Statements and Profit and Loss
Every public company publishes the P&L quarterly or annually. It also contains the balance and cash flow statements. The most popular and widely used financial statement in a business plan is the P&L statement. It indicates how much profit or loss the company has made. 1
The acronym can also be used to refer to P&L statements.
- Profit and loss account
- Statement Of Operations
- Statement of income
- Earnings statement
- Statement for expenses
- Income statement
Analyzing Profit and Loss Statements
The main task of a professional financial analyst is to analyze a company’s P&L to make recommendations about its economic strength, attractiveness for investing in it or whether to buy the entire business.
These are some examples of P&L statement analysis
Industry benchmarking and horizontal analysis allow for year-over-year comparisons.
Trend analysis – Are metrics improving?
Return Return on Equity (ROE) and Return on Assets(ROA)
Value metrics include EV/EBITDA, P/E ratios, and price to book.
Success is measured
Any business should strive for profitability. This statement shows the extent to which it has reached this goal.
Companies are required to keep P&L statements in certain formats. The P&L statement will usually show the revenues and costs of generating those. In simple terms:
Revenues = Profits
A business should have a balance sheet in addition to its profit-and-loss statement. These reports can provide valuable information for managers and owners.
Balance sheets, profit, and loss reports, and other reports are a way to see how a company operates and where it can improve. These reports also show whether earnings have been consistent.
When is a P&L appropriate?
Usually, a profit and loss statement will be created at the end of accounting periods, such as the quarter’s close. This allows companies to track their financial position and adjust for the next quarter.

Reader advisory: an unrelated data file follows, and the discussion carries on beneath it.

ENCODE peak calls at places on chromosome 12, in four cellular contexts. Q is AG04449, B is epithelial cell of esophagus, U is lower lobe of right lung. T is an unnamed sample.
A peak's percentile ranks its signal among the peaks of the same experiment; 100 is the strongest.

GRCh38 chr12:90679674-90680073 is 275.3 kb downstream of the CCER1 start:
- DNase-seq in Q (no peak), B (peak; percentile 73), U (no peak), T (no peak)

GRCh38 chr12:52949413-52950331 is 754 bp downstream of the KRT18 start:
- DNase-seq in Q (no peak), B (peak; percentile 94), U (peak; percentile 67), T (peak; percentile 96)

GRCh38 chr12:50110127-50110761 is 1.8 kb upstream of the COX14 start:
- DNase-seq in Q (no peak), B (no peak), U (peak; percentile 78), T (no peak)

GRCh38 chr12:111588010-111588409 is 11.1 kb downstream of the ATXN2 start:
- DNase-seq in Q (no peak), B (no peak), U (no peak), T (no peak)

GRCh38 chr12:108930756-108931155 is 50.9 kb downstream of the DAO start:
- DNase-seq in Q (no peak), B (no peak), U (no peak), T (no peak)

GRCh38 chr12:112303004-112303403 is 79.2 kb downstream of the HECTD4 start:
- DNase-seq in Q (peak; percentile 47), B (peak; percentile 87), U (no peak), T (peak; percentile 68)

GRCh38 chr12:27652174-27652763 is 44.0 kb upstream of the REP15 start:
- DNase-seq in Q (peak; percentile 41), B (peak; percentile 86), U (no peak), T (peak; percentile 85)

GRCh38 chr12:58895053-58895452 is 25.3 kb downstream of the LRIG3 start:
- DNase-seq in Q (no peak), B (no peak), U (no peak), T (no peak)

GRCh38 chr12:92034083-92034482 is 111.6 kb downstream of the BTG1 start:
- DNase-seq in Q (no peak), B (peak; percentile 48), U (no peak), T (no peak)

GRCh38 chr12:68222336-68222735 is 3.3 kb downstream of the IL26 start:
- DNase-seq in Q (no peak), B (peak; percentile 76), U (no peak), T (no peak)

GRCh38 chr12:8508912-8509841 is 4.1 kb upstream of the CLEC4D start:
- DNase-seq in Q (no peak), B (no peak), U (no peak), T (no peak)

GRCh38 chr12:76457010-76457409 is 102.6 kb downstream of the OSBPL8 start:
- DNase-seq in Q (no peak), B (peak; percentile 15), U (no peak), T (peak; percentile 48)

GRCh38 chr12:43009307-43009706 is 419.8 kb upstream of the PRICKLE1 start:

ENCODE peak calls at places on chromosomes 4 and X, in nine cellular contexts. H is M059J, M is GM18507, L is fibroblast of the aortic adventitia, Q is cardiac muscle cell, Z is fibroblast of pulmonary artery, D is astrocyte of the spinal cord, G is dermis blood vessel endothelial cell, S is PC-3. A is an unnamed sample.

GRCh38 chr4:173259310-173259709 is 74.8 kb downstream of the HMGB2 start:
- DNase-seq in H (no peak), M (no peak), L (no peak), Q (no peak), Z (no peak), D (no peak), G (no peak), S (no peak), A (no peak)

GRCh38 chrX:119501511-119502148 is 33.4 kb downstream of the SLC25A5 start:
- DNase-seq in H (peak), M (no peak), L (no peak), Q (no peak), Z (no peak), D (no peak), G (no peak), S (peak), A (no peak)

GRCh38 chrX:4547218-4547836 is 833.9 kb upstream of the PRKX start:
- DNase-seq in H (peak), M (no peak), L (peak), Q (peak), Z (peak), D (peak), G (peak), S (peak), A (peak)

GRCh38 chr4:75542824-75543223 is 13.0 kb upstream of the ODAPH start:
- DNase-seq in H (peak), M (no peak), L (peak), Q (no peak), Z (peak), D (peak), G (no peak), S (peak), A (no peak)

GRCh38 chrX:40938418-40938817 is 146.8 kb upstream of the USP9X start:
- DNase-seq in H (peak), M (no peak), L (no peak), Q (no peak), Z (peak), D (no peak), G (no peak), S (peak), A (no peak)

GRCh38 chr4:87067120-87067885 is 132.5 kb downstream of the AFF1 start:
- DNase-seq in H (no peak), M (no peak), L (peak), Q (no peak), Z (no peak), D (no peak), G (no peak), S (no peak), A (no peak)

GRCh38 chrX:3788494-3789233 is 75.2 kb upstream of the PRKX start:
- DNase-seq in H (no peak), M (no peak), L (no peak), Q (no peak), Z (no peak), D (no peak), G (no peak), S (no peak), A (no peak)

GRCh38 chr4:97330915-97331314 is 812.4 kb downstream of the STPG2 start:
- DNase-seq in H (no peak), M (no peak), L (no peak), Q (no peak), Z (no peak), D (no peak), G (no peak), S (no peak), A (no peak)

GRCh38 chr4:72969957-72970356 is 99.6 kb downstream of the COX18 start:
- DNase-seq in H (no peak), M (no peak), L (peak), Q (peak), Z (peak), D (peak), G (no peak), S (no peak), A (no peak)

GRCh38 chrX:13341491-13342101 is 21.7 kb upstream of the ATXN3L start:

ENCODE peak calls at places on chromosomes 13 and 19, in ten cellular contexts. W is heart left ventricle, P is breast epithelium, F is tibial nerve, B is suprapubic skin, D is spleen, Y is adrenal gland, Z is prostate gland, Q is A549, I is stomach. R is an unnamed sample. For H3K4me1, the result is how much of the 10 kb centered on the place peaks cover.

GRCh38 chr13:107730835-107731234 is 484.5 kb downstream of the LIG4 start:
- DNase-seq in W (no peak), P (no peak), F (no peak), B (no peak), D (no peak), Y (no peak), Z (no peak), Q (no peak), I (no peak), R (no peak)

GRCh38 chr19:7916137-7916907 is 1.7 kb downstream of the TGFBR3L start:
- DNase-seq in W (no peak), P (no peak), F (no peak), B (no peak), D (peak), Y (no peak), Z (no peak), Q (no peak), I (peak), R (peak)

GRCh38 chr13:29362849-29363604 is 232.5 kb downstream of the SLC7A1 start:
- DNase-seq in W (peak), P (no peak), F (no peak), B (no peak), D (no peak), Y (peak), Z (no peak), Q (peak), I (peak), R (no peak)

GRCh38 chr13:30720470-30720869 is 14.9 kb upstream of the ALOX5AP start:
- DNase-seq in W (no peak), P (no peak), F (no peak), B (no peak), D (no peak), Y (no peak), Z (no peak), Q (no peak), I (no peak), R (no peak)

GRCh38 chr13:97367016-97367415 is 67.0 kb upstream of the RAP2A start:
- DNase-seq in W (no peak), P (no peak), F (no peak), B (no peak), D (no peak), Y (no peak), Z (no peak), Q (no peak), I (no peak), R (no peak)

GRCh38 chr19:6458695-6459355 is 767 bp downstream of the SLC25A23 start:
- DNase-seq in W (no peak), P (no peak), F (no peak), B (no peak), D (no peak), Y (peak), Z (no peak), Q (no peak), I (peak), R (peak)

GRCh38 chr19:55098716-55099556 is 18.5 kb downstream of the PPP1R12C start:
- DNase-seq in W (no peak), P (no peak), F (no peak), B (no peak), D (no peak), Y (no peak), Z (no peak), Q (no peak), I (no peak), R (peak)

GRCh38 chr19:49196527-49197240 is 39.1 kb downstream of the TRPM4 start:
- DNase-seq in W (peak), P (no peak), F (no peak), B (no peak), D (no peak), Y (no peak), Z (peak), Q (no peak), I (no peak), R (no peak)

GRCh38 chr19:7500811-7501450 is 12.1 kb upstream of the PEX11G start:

The Impact of Accounting Principles on the P&L Statement
Although it might not be obvious when looking at a profit-and-loss statement, the final figure at the bottom (i.e. the total profit or total loss) could differ from the actual cash made or lost.
These are the main factors that make a difference in profit and cash generation.
Revenue recognition principle: Revenue is often recognized before cash (which creates accounts receivables on the balance sheet).
Matching principle: Expenses are compared with revenues for the period in which those revenues were earned
Accrual principle Income and expenditures should only be recorded as they occur and not when cash is received. This can lead to revenue and expenses significantly different from cash flow.
Beyond the Profit & Loss Statement
Analysts need to look beyond the profit-and-loss statement to see a complete picture of a company’s financial health. It is crucial to examine the balance sheet and the cash flow statement to evaluate a company properly.
Analyzing Balance Sheet
The balance sheet is a snapshot of a company’s assets and liabilities at a particular time. It is crucial to assess the financial situation of a company.
Company’s assets – potential to generate future revenue
Liabilities: Future obligations that the company must meet
Working capital is the company’s short-term liquidity position
Capital structure: How a company is funded between equity and debt
These expenses are subtracted from sales revenues to produce a profit-and-loss statement that provides a better picture of the company’s gains and losses.
The P&L will usually include the sections “Income”, “Costs”, and multiple subheaders to categorize income and costs further.